Both routine procedural matters and issues important to all Cornellians were on the table at the first meeting of the year for the Student Assembly (S.A.) yesterday.
The meeting opened with remarks from City of Ithaca Mayor Alan Cohen ’81 and Common Council member Peter Mack ’03 (D-4th). The city representatives greeted the new Assembly and asked that they take a greater role in ensuring the safety of party-going students in Collegetown.
“The S.A. is definitely behind the spirit of this idea. Whatever makes the campus safer is what we want,” said executive vice president Sai Pidatala ’04.
Leslie Barkemeyer ’03, student-elected trustee and director of elections, announced the upcoming new student elections.
“There is an eager slew of students who want to be on our Assembly,” Barkemeyer said.
The elections for four new student representatives, three for freshman and one for a transfer student, will be held on Sept. 24th. Petitions are due on Sept. 19th.
Later, Barkemeyer gave an update on the search for a new University president.
“We’re ahead of schedule,” she said but gave no indication as to potential candidates. “We have no idea, essentially.”
The committee expects to make an announcement by the end of this semester, according to Barkemeyer.
Much of the debate at the meeting centered around a resolution to increase community involvement among S.A. members.
The resolution would, “encourage active citizenship,” said Katie Howell ’04, vice president for public relations. Howell introduced the resolution that would require members to attend service activities that would be scheduled instead of regular meetings.
Some members agreed with the principle of the resolution but did not want to cut out valuable meeting time.
“I’m worried about productivity,” said Esther Tang ’04, undesignated representative. “I completely support the spirit of this resolution.”
Chris Hein ’03, president of the Cornell Collegiate Council of the March of Dimes, espoused the virtues of more Assembly involvement in community outreach.
“As setting an example for students, I know personally that in my organization that would be recognized,” Hein said.
Josh Bronstein ’05, vice president for internal operations, agreed, “Being a role model is inextricably linked to being a leader.”
The majority of Cornellians are not involved in community service, according to Hein. Within the March of Dimes, however, Hein has seen a gradual increase in participation in each of the three years that Cornell has taken part in the organization’s Walk for America.
This increase was in part due to the past involvement of individuals from the S.A., Hein noted.
Some members raised their concern that the initiative could be perceived as a way for members to hold fewer meetings.
“The reason you are elected is as a legislative body. If you start cutting out meetings now, your productivity is going to be low,” said Funa Maduka ’04, student-elected trustee.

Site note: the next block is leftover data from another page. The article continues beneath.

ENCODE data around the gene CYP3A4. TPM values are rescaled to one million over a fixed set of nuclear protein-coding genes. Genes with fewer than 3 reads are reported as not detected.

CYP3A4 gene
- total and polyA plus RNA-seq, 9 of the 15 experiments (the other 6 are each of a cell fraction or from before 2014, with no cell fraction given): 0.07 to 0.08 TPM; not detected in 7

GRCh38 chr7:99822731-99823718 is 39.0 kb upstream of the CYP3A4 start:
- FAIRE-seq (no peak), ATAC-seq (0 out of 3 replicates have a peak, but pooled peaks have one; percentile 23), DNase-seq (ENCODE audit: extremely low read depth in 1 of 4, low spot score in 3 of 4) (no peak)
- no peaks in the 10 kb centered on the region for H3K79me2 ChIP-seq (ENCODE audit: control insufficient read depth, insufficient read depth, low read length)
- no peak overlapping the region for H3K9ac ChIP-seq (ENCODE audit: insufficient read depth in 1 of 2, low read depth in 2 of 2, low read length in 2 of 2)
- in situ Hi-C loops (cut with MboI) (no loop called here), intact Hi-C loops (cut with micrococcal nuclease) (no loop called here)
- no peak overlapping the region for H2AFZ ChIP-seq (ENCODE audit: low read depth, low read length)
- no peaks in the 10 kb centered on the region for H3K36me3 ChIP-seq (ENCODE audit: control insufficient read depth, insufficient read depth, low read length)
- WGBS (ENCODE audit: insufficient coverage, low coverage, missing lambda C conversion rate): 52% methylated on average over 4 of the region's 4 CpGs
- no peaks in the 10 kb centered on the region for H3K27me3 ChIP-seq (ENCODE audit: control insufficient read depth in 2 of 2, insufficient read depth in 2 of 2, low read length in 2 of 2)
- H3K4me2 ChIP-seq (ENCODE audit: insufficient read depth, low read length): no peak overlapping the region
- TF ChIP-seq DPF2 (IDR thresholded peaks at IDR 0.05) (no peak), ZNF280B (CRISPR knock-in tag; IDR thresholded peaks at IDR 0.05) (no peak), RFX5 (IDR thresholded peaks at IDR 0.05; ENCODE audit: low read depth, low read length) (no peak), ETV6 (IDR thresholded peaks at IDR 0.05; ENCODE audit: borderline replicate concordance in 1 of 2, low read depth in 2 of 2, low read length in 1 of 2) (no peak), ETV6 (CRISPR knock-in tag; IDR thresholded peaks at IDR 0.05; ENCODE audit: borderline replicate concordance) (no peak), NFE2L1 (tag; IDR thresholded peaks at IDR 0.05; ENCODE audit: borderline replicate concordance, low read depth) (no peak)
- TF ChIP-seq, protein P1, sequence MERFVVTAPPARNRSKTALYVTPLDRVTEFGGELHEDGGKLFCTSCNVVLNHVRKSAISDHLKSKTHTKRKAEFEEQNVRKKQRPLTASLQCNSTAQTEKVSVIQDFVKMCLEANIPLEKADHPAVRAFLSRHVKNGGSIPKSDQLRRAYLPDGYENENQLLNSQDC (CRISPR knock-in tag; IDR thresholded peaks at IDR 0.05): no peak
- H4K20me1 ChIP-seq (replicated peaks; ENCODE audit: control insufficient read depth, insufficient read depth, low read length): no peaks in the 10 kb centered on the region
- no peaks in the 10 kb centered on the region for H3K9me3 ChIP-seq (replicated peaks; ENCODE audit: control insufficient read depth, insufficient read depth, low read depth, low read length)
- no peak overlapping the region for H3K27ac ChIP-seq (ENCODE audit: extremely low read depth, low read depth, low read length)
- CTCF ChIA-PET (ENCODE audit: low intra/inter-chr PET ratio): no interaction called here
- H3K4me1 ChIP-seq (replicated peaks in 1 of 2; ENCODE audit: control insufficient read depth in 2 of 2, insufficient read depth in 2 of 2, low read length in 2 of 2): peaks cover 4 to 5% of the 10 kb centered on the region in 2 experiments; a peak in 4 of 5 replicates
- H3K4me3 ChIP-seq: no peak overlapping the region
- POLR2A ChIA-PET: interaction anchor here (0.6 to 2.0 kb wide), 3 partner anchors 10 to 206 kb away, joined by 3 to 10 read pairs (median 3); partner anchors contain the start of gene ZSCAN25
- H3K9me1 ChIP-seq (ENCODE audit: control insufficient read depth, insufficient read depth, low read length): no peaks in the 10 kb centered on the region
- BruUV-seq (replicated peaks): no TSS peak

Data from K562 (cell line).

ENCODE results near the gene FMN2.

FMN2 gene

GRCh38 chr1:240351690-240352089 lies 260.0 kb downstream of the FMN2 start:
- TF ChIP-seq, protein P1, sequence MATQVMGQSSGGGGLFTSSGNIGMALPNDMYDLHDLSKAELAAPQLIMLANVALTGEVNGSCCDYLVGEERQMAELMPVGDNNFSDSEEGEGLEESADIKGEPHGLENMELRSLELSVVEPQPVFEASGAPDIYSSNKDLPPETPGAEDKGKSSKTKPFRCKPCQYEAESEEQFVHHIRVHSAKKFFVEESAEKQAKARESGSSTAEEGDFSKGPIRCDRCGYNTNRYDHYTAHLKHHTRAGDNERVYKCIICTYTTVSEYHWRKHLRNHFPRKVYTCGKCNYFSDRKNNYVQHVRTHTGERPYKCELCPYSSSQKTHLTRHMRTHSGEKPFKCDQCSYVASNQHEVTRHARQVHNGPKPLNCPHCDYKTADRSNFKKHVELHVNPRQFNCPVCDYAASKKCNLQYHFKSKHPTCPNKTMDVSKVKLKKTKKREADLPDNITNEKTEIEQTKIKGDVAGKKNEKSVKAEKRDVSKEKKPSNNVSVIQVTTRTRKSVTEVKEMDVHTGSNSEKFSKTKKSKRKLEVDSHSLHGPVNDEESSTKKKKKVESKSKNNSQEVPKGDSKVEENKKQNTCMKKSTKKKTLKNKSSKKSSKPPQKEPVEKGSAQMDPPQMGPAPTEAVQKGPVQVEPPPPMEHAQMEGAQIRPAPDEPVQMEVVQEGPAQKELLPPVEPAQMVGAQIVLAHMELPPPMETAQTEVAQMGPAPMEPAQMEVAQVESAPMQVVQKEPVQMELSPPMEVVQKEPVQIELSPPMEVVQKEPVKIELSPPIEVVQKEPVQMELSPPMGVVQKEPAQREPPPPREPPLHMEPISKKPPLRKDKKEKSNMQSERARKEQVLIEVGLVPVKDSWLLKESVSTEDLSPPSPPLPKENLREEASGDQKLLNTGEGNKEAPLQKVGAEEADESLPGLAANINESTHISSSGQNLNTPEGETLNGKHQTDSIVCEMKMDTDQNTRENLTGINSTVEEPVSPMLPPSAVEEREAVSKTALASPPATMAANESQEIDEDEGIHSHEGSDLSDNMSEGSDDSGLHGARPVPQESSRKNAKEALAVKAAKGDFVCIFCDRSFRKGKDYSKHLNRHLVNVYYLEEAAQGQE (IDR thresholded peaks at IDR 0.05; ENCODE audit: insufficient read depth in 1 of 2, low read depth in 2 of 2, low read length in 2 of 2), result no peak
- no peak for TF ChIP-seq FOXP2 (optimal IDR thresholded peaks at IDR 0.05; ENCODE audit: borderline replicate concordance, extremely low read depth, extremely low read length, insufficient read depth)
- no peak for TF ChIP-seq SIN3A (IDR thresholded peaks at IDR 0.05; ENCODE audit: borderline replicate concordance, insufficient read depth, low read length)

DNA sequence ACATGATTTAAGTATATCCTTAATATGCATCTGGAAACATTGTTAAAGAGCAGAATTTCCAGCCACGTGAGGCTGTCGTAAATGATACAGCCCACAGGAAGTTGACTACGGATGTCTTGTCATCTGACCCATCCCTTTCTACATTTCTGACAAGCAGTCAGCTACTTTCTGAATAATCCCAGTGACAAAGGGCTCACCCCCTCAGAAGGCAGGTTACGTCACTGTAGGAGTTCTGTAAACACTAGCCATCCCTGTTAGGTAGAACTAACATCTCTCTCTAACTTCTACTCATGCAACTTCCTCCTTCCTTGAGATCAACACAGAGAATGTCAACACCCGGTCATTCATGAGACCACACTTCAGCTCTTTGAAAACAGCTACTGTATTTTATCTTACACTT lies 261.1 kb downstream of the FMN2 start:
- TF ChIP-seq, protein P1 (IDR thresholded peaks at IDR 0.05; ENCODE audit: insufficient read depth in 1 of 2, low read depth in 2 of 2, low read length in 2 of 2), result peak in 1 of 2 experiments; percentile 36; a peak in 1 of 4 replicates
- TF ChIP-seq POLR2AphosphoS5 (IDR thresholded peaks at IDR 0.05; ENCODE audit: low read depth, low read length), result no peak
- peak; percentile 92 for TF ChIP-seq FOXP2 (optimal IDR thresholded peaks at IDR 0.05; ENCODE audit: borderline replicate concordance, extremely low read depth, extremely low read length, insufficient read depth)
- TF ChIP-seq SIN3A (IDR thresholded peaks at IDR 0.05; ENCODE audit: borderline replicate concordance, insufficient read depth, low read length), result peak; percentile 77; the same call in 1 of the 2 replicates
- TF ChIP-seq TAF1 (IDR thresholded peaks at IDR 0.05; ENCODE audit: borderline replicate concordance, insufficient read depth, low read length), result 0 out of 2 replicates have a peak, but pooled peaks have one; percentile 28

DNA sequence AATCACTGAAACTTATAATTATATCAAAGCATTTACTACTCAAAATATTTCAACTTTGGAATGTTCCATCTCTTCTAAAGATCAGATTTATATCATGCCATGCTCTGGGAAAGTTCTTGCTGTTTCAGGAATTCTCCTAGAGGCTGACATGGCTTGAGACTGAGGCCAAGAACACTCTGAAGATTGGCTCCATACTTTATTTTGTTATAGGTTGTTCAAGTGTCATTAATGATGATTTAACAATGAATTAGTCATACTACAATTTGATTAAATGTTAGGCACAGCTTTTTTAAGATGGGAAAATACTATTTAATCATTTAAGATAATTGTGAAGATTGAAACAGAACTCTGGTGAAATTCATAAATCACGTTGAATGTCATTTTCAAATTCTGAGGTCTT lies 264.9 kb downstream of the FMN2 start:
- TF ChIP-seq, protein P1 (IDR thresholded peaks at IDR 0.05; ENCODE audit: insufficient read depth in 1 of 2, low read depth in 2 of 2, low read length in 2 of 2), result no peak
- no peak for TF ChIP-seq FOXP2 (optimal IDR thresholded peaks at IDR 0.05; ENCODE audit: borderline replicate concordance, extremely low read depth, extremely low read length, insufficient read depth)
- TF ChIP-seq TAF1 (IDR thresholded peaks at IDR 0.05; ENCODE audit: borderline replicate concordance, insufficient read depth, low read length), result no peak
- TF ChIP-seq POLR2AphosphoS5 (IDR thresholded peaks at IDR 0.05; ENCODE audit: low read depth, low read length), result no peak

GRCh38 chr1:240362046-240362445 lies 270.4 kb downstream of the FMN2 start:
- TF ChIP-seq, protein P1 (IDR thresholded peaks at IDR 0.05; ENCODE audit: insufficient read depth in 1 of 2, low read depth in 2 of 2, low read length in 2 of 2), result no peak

Maduka mentioned several important and pressing issues facing the S.A. this semester, such as the proposed reorganization of the School of Art, Architecture, and Planning (AA&P) and the inclusion of ResNet in financial aid packages.
Others disagreed on the need for holding a meeting every week.
“As some of the most overstressed students on campus, I don’t think that it is necessary to have meetings every week,” said Stuti Mandala ’04, vice president of finance.
Finally, a compromise was reached when an amendment was proposed to require a vote the week before the planned service dates on whether to hold an official meeting that week or not.
The S.A. also cast a mostly symbolic vote when a resolution to accept the student calendar failed. Many members objected to the University’s scheduling of classes on certain holidays, such as Labor Day.
The S.A. does not have any direct influence over the student calendar.
Later in the meeting, Jennifer Davis, assistant dean of students for student activities, also had comments for the S.A.
“We’re looking forward to a healthy relationship with the Student Assembly this year,” Davis said.
Some issues that Davis hopes will be addressed by the S.A. in cooperation with the Student Activities Organization include an increased collaboration between student groups that will prevent over-distribution of funds and more performance space for various organizations.
In addition, several task forces were established at the meeting. These groups are made up of a small number of S.A. members and are formed to address a particular issue. Task forces were formed this year for a plan to revitalize the programming at Willard Straight Hall, investigate stereotypes on campus and address such issues as off-campus housing.
Archived article by Mackenzie Damon